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Full guidance on Community Right to Buy Abandoned, Neglected or Detrimental Land

News story posted: 16/11/2018

An abandoned building on derelict landScottish Government has shared guidance on Land Reform (Scotland) Act 2003 - Part 3A - Community Right to Buy Abandoned, Neglected or Detrimental Land.

 

The full guidance can be found here: https://www2.gov.scot/Publications/2018/11/2847/downloads

 

  • This guidance is intended to support communities through the right to buy abandoned, neglected or detrimental land process.
  • The guidance covers most aspects from the initial identification of land to the completion of a purchase.
  • It provides a step-by-step guide, setting out the considerations that need to be taken into account, the legal requirements that must be met and the various decision-making stages.

 

Although the majority of the information is relevant to community groups, there is also useful information for landowners and other parties who may have a reason to be involved in the process.

 

The community right to buy abandoned, neglected or detrimental land (the “Part 3A right to buy”) is created by Part 3A of the Land Reform (Scotland) Act 2003 (“the Act”). The Part 3A right to buy allows community bodies to apply to Ministers (“Ministers”) for consent to exercise a right to buy land. Where Ministers grant consent, the community body has the right to buy the land, even if the owner is not seeking to sell it. That is, the community body can acquire the land compulsorily.

 

This right can be only exercised by a properly constituted Part 3A community body when consent to do so is granted by Ministers. There are a number of requirements that must be fulfilled before an application can be considered.

 

If a Part 3A community body identifies an area of land which they believe is abandoned or neglected, or where the use or management of the land results in or is causing harm to their environmental wellbeing, the Part 3A community body can apply to Ministers for consent to exercise a right to buy the land under the Part 3A right to buy. However, before they are able to submit an application they must first try to address the situation by trying to buy the land from its current owner. Acquisition by way of an agreement is likely to result in a deal which better suits the needs of both the community and landowner.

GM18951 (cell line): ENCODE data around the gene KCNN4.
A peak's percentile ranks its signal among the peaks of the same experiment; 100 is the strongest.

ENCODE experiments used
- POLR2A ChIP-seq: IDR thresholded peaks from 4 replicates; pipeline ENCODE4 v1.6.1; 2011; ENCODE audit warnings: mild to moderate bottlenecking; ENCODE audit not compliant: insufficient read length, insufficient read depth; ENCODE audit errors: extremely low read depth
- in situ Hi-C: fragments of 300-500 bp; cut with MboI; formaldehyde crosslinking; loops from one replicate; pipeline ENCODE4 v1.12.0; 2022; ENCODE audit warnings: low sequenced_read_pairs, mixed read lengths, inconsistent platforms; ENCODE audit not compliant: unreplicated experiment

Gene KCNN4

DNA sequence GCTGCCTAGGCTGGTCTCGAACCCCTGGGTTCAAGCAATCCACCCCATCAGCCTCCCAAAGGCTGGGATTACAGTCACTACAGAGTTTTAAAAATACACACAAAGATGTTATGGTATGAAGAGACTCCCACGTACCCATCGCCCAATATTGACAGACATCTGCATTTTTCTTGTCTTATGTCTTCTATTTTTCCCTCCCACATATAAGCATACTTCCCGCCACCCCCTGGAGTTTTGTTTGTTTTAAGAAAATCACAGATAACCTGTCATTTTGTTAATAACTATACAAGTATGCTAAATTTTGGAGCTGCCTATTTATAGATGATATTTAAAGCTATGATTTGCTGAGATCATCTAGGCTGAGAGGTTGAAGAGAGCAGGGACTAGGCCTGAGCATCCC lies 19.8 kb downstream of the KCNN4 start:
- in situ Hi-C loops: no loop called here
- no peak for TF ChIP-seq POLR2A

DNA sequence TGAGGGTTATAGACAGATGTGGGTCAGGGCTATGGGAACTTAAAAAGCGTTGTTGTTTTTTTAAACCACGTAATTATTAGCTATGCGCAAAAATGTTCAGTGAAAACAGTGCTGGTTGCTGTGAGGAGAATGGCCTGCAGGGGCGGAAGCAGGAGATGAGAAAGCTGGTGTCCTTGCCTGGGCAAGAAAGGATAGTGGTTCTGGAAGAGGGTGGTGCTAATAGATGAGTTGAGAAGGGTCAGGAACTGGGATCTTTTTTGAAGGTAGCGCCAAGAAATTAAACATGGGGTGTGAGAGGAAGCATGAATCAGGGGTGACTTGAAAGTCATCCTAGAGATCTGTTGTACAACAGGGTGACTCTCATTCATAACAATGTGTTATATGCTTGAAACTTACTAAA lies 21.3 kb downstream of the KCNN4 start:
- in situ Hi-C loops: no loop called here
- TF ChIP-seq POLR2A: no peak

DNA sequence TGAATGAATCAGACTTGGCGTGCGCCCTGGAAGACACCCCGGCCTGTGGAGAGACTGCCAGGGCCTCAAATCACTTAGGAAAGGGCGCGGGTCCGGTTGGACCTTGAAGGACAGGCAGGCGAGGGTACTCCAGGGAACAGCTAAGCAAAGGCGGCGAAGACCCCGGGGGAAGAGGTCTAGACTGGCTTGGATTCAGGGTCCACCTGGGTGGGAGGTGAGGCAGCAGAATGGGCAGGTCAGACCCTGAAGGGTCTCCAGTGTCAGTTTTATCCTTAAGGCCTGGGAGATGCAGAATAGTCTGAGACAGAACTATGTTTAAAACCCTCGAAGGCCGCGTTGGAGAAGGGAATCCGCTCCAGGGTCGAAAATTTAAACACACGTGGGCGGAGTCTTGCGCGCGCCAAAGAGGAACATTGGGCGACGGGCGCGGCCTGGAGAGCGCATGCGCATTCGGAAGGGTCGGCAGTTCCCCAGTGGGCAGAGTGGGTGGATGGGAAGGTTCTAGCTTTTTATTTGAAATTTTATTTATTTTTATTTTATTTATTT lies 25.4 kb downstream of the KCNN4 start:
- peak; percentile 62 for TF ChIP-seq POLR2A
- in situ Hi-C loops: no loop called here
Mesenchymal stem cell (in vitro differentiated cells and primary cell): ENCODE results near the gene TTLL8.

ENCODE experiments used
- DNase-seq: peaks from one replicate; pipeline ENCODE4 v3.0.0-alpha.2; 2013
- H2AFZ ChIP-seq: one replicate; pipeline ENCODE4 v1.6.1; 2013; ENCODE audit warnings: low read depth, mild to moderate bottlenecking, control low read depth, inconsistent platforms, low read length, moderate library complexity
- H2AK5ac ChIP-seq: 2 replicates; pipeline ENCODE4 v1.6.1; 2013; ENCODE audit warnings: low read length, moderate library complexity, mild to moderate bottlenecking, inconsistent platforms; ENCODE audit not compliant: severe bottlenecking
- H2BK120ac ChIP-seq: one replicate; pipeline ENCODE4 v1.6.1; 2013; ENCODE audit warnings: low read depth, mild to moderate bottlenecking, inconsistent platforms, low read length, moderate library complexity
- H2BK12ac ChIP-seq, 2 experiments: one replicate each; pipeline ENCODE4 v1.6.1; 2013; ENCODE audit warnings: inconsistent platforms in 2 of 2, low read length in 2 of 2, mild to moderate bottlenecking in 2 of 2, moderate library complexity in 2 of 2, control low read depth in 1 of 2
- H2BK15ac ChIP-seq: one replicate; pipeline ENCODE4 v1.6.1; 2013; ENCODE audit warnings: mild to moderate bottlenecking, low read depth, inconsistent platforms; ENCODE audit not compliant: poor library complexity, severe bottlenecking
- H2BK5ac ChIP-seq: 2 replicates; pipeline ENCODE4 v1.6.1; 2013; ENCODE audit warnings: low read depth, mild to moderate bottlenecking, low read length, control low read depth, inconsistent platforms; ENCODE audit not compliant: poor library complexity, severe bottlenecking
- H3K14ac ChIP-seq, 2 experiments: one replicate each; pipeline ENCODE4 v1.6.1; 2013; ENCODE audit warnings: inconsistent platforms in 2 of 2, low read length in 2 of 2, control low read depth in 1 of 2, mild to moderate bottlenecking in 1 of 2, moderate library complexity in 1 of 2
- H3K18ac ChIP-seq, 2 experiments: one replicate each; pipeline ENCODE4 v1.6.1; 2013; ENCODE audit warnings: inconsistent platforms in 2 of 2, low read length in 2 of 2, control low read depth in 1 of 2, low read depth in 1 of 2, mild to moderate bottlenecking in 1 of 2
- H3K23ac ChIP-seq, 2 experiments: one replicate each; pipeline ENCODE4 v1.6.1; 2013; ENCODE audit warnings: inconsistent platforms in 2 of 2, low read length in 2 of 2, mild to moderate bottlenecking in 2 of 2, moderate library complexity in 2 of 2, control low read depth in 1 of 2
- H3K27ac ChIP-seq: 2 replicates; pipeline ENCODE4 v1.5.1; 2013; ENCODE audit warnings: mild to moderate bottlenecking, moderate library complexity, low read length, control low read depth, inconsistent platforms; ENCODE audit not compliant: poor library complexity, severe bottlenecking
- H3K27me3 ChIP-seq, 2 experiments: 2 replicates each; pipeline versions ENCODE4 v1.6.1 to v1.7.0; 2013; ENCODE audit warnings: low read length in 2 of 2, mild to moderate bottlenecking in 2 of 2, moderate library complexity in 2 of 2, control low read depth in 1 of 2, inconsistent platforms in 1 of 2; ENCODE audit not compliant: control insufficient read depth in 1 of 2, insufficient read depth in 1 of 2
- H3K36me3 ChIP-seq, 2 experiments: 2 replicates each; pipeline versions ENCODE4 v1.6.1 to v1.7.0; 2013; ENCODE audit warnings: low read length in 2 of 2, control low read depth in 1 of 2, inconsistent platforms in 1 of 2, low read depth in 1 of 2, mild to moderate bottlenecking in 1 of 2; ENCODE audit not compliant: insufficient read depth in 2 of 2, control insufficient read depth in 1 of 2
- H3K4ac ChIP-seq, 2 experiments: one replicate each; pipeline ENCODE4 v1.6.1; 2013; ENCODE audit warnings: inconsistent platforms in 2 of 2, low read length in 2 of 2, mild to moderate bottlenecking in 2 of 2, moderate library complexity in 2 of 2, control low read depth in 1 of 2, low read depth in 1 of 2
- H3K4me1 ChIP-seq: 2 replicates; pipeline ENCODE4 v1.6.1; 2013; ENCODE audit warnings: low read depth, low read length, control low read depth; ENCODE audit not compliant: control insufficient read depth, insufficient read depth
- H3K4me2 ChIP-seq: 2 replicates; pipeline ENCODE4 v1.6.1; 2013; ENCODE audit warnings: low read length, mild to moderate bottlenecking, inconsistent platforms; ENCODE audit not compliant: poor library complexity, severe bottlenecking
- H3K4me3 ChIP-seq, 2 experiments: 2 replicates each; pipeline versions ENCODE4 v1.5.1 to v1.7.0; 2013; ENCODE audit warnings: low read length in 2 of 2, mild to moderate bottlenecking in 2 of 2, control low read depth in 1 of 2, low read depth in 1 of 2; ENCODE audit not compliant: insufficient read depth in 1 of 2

If a Part 3A community body is of the view that the use or management of the land is such that it is resulting in or is causing harm to the environmental wellbeing of the community, they must also try to remedy that harm by contacting any relevant regulator(s) and requesting that the regulator(s) take action in relation to the land before they are able to submit an application under the Part 3A right to buy.

 

Part 3A community bodies should not use the Part 3A right to buy as a way to stop an owner from developing the land in any way. For example, if an owner wishes to develop the land for housing or for other purposes that come under the planning process, this is for the planning authority to determine and not for the Part 3A right to buy process. These two processes are entirely separate matters and are in no way related.

 

The Part 3A right to buy requires to be exercised in accordance with Part 3A of the Act. The relevant legislation can be accessed via the following links:

 

Land Reform Act (Scotland) 2003 http://www.legislation.gov.uk/asp/2003/2/contents

 

The Community Right to Buy (Abandoned, Neglected or Detrimental Land) (Eligible Land, Regulators and Restrictions on Transfers and Dealing) (Scotland) Regulations http://www.legislation.gov.uk/ssi/2018/201/contents/made

 

The Community Right to Buy (Abandoned, Neglected or Detrimental Land) (Applications, Ballots and Miscellaneous Provisions) (Scotland) Regulations 2018 http://www.legislation.gov.uk/ssi/2018/140/contents/made

 

The Community Right to Buy (Abandoned, Neglected or Detrimental Land) (Compensation) (Scotland) Order 2018 http://www.legislation.gov.uk/ssi/2018/137/contents/made

 

The requirements of the Part 3A right to buy can be both complex and demanding. This guidance will provide valuable assistance in understanding the process and what is required at each stage. It covers the entire process for applying under the Part 3A right to buy, including most of the statutory requirements under Part 3A of the Act and the associated subordinate legislation.

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